Units and Measurements for AP Chemistry
Practice problems for these concepts can be found at:
- Basics Multiple Choice Review Questions for AP Chemistry
- Basics Free-Response Questions for AP Chemistry
Almost all calculations in chemistry involve both a number and a unit. One without the other is useless. Every time you complete a calculation, be sure that your units have cancelled and that the desired unit is written with the number.
Always show your units!
The system of units used in chemistry is the SI system (Système International), which is related to the metric system. There are base units for length, mass, etc. and decimal prefixes that modify the base unit. Since most of us do not tend to think in these units, it is important to be able to convert back and forth from the English system to the SI system. These three conversions are useful ones, although knowing the others might allow you to simplify your calculations:
- mass: 1 pound = 0.4536 kg (453.6 g)
- volume: 1 quart = 0.9464 dm3 (0.9464 L)
- length: 1 inch = 2.54 cm (exact)
As shown above, the SI unit for volume is the cubic meter (m3), but most chemists use the liter (L, which is equal to 1 cubic decimeter (dm3)) or milliliter (mL). Appendix A lists the SI base units and prefixes, as well as some English–SI equivalents.
We in the United States are used to thinking of temperature in Fahrenheit, but most of the rest of the world measures temperature in Celsius. On the Celsius scale water freezes at 0°C and boils at 100°C. Here are the equations needed to convert from Fahrenheit to Celsius and vice versa:
Many times, especially in working with gases, chemists use the Kelvin scale. Water freezes at 273.15 K and boils at 373.15 K. To convert from Celsius to kelvin:
- K C = ° +273 15
Absolute zero is 0 K and is the point at which all molecular motion ceases.
The density of a substance is commonly calculated in chemistry. The density (D) of an object is calculated by dividing the mass of the object by its volume. (Some authors will use a lowercase d to represent the density term; be prepared for either.) Since density is independent of the quantity of matter (a big piece of gold and a little piece have the same density), it can be used for identification purposes. The most common units for density in chemistry are g/cm3 or g/mL.
We deal with two types of numbers in chemistry—exact and measured. Exact values are just that—exact, by definition. There is no uncertainty associated with them. There are exactly 12 items in a dozen and 144 in a gross. Measured values, like the ones you deal with in the lab, have uncertainty associated with them because of the limitations of our measuring instruments. When those measured values are used in calculations, the answer must reflect that combined uncertainty by the number of significant figures that are reported in the final answer. The more significant figures reported, the greater the certainty in the answer.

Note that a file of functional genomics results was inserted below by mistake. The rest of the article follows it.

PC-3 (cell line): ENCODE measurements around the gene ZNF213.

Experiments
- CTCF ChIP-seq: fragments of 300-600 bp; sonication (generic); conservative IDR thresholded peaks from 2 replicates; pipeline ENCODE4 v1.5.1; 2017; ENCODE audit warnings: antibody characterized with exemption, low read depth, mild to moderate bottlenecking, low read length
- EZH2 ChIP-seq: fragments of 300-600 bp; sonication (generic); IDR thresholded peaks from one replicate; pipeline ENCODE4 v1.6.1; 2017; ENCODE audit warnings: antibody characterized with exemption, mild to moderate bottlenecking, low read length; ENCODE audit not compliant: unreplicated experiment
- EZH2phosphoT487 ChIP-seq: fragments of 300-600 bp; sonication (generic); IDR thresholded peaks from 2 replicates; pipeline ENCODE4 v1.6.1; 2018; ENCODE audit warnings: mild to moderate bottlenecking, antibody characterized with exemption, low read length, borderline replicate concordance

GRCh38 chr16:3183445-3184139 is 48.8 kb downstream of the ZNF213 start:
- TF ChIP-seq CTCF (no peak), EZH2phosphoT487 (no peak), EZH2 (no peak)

The measurements used in calculations may contain varying numbers of significant figures, so carry as many as possible until the end and then round off the final answer. The least precise measurement will determine the significant figures reported in the final answer. Determine the number of significant figures in each measured value (not the exact ones) and then, depending on the mathematical operations involved, round off the final answer to the correct number of significant figures. Here are the rules for determining the number of significant figures in a measured value:
- All non-zero digits (1, 2, 3, 4, etc.) are significant.
- Zeroes between non-zero digits are significant.
- Zeroes to the left of the first non-zero digit are not significant.
- Zeroes to the right of the last non-zero digit are significant if there is a decimal point present, but not significant if there is no decimal point.
Rule 4 is a convention that many of us use, but some teachers or books may use alternative methods.
By these rules, 230500. would contain 6 significant figures, but 230500 would contain only 4.
Another way to determine the number of significant figures in a number is to express it in scientific (exponential) notation. The number of digits shown is the number of significant figures. For example 2.305 × 10–5 would contain 4 significant figures. You may need to review exponential notation.
In determining the number of significant figures to be expressed in the final answer, the following rules apply:
- For addition and subtraction problems, the answer should be rounded off to the same number of decimal places as the measurement with the fewest decimal places.
- For multiplication and division problems, round off the answer to the same number of significant figures in the measurement with the fewest significant figures.
Remember: Carry as many numbers as possible throughout the calculation and only round off the final answer.
The use of an improper number of significant figures may lower your score on the AP exam.
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